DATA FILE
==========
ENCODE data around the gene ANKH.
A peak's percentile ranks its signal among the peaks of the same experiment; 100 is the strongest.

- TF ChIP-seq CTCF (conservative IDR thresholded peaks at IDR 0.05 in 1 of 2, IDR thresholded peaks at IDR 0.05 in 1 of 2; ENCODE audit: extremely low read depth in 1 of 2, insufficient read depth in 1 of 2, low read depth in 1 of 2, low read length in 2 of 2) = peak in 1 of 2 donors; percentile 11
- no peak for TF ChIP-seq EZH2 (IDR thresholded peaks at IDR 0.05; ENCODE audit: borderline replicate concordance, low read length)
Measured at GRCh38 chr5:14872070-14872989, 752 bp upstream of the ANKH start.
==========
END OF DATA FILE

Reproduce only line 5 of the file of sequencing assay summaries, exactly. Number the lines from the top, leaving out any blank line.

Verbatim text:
Measured at GRCh38 chr5:14872070-14872989, 752 bp upstream of the ANKH start.